New Building for the Scott Sutherland School of Architecture and Built Environment

The next phase of construction in our Riverside East building – the new Scott Sutherland School – is now nearing completion. This has been built as a new wing onto the south of the existing building, and will house the School and the Faculty Office for the Faculty of Design and Technology. Early in June, the contractors expect the building to be ready for the University to start fitting out with its own furnishings, equipment to make it ready for occupation from July. Have a look at Daniel Doolan’s blog for some great photos of the construction work for this project – and indeed the rest of Riverside East.

One of the most important tasks in getting the building ready is the installation of the IT and Audio Visual (AV) equipment. Some of this has already taken place – the IT network cabling was installed as part of the construction work, and the company installing all the AV equipment has been working alongside the main contractor and much of the AV kit is already in place.

Over the next few weeks, staff from IT Services and the University IT/AV team will be working to install and commission all the remaining IT facilities. These activities can’t really start until the main building work is finished as they depend on a clean environment and the furniture installation.

First of all, IT staff will test the fibre optic connection that links the new building to the rest of Riverside East. The next stage is to start installing the network switches in the communications rooms within the building. The switches connect to the cabling and control all the IT network traffic throughout the building so nothing really works until these switches are in place. It’s not just a question of plugging them in – they all have to be configured correctly to operate with the rest of the University network.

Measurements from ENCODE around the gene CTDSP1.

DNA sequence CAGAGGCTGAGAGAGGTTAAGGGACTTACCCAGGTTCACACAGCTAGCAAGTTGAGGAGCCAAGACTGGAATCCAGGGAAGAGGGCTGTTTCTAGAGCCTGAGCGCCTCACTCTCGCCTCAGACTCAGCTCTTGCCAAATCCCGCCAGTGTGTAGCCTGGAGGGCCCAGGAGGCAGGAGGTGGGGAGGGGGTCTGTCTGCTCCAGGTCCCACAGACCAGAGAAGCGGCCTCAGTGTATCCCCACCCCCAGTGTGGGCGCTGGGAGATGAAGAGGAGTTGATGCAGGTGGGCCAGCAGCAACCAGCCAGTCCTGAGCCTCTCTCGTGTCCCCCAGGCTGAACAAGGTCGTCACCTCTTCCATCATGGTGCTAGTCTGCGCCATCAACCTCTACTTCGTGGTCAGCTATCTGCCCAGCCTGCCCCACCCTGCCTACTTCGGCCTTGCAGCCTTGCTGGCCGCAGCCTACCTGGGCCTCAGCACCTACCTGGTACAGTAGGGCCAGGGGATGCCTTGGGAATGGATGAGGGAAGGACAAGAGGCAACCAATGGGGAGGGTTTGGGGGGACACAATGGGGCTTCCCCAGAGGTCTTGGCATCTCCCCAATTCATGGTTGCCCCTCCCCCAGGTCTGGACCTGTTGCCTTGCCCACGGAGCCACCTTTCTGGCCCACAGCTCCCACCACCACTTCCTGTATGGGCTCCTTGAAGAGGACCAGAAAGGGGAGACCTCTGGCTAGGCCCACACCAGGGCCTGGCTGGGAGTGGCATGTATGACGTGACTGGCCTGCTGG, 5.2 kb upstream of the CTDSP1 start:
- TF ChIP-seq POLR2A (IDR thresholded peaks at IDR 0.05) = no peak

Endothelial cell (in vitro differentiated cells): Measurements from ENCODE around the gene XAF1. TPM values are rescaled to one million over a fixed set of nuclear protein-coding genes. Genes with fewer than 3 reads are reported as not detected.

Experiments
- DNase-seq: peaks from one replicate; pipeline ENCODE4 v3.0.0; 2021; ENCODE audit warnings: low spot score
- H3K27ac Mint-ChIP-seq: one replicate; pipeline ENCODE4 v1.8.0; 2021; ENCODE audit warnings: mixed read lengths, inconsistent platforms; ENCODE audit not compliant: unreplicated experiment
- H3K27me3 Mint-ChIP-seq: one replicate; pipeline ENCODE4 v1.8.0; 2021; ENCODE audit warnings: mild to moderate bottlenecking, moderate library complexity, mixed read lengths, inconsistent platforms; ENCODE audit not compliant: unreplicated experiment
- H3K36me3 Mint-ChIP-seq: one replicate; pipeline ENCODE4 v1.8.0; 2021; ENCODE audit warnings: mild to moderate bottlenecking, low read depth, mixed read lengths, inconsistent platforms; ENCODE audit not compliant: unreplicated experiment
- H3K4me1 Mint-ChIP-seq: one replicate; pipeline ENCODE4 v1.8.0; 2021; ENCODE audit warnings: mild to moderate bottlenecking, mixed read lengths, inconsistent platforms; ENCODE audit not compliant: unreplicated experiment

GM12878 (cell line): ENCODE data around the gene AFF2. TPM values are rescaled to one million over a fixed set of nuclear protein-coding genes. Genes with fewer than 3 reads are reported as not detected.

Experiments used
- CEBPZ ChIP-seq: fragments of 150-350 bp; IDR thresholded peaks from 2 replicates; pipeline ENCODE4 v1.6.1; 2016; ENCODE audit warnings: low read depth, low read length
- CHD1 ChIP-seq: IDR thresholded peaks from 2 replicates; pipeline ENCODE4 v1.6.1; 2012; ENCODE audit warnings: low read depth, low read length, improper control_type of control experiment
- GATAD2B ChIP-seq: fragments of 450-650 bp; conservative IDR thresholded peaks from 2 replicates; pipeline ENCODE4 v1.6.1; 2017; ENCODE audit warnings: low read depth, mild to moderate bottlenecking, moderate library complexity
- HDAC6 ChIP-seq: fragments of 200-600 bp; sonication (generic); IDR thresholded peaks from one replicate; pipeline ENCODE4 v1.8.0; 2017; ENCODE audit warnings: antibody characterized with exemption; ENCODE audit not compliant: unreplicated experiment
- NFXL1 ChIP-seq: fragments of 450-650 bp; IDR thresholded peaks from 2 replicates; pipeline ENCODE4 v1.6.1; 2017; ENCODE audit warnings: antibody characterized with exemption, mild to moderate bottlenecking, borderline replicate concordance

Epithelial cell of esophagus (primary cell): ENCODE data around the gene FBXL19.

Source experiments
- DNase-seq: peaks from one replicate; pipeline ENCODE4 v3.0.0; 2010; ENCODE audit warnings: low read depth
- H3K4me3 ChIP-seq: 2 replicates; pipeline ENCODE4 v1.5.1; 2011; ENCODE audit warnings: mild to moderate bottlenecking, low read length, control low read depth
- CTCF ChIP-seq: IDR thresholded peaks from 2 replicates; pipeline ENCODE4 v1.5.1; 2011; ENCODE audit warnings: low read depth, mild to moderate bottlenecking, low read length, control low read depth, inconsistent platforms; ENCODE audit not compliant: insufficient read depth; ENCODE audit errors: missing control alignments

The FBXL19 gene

As the switches are being commissioned, IT staff will also be checking out all the AV equipment and making sure that it works across the network. Then, once the furniture arrives and the switches are ready, IT staff can start to install PC’s on staff desks ready for staff to move in. Following this, the WiFi access points will be installed so that WiFi access is available in the new building, the printer/copiers need to be installed and linked up to the network, and PC’s need to be installed in the IT labs and studio spaces in time for students to start using the new building.

This is a busy and very intensive period of work for IT staff and will be a key priority for them over the next two months. We are all looking forward to seeing the new building completed and occupied, and staff and students enjoying a modern new environment for the School!

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Goodbye St Andrew Street!

Moving a data centre from one location to another without disrupting the organisation is a major undertaking. We moved one data centre to a shared facility with the University of Aberdeen and North East Scotland College last year successfully, and on the weekend of 24th / 25th May we moved our second data centre from St Andrew Street down to a new purpose built facility on our Garthdee Campus. This one will also be shared with the University of Aberdeen and North East Scotland College.